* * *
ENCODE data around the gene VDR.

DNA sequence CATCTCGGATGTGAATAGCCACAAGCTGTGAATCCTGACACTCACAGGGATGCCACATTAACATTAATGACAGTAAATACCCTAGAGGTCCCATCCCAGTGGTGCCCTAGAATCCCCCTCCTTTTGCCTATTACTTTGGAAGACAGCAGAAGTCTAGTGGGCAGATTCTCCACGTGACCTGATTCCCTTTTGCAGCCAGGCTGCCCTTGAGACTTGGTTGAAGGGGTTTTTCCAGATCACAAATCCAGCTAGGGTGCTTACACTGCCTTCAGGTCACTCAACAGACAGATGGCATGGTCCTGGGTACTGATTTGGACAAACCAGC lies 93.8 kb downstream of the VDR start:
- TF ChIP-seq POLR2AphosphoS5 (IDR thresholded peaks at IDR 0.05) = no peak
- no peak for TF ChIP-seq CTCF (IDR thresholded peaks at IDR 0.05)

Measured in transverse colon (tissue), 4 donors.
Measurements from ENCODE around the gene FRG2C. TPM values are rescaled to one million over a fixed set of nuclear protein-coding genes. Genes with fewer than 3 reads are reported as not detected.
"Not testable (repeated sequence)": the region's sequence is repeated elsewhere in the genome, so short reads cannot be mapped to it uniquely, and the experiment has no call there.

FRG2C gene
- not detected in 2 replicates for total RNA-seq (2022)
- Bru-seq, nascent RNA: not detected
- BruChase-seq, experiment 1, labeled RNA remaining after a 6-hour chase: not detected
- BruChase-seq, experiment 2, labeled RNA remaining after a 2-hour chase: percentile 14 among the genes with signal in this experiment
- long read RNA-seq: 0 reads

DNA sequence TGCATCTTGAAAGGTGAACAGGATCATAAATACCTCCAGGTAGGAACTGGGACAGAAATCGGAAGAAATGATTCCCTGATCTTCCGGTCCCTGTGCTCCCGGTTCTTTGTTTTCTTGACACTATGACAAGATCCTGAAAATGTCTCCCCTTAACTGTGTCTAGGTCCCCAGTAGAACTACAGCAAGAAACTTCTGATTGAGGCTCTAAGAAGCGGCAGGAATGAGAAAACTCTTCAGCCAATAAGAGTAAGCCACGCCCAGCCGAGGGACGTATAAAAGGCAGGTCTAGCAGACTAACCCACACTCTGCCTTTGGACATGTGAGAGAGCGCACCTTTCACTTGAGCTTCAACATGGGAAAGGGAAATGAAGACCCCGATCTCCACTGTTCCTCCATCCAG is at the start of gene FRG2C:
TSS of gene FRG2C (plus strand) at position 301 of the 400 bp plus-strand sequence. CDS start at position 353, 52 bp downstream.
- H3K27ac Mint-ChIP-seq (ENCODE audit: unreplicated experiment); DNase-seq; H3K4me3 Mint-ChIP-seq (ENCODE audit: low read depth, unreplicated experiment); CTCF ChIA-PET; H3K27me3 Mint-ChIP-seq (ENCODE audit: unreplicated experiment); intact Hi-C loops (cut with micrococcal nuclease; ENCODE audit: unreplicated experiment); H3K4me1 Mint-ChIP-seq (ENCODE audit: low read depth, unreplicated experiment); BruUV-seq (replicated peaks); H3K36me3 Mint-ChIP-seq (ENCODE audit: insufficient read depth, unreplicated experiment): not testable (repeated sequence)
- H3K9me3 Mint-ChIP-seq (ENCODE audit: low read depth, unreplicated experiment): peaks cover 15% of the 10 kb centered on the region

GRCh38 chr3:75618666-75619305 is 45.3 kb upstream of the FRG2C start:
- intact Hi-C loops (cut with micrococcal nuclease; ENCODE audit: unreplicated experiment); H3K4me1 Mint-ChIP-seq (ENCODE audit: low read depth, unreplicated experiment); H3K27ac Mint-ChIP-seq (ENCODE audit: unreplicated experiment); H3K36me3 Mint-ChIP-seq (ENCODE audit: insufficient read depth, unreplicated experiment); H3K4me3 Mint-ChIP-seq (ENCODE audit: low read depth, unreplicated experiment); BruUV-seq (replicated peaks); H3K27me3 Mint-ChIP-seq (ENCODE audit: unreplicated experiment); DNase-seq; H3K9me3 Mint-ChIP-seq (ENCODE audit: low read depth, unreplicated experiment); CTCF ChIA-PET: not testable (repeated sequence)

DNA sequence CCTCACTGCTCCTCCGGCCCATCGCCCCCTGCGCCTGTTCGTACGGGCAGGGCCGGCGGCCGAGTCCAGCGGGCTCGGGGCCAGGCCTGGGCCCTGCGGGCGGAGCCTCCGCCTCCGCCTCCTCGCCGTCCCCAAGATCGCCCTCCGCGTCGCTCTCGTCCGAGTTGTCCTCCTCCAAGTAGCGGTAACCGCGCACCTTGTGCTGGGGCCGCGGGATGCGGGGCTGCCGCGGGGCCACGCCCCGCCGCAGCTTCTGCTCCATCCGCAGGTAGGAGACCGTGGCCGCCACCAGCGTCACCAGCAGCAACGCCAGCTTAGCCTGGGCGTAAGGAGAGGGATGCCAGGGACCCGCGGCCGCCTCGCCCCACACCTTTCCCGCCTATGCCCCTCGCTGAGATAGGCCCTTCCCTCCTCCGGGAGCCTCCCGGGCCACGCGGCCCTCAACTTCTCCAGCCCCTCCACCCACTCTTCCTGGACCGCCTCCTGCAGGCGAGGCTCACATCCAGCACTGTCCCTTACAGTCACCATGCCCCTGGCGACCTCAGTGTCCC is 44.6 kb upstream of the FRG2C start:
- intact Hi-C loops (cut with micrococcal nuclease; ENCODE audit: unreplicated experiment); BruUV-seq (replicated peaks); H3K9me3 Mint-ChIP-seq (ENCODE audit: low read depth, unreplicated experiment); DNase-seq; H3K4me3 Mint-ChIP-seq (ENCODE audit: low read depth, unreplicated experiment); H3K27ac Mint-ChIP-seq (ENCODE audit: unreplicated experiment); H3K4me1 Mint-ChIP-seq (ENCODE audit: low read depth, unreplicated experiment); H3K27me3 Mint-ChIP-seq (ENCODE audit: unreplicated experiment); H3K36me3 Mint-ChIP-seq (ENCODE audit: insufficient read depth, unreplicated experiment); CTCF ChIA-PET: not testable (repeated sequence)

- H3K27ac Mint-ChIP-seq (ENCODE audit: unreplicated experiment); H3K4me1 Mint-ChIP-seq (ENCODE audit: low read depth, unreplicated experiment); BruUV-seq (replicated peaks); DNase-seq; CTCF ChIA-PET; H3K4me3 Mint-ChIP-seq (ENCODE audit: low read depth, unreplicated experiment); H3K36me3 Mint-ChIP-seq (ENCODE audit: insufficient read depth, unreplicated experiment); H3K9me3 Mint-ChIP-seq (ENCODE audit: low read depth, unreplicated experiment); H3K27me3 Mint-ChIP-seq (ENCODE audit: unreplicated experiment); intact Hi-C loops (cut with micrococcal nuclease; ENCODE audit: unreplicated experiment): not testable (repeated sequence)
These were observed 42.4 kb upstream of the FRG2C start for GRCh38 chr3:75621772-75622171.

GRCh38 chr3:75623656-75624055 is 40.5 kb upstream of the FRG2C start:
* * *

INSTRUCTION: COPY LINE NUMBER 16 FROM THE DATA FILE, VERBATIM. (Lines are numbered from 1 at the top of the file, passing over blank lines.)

- H3K27ac Mint-ChIP-seq (ENCODE audit: unreplicated experiment); DNase-seq; H3K4me3 Mint-ChIP-seq (ENCODE audit: low read depth, unreplicated experiment); CTCF ChIA-PET; H3K27me3 Mint-ChIP-seq (ENCODE audit: unreplicated experiment); intact Hi-C loops (cut with micrococcal nuclease; ENCODE audit: unreplicated experiment); H3K4me1 Mint-ChIP-seq (ENCODE audit: low read depth, unreplicated experiment); BruUV-seq (replicated peaks); H3K36me3 Mint-ChIP-seq (ENCODE audit: insufficient read depth, unreplicated experiment): not testable (repeated sequence)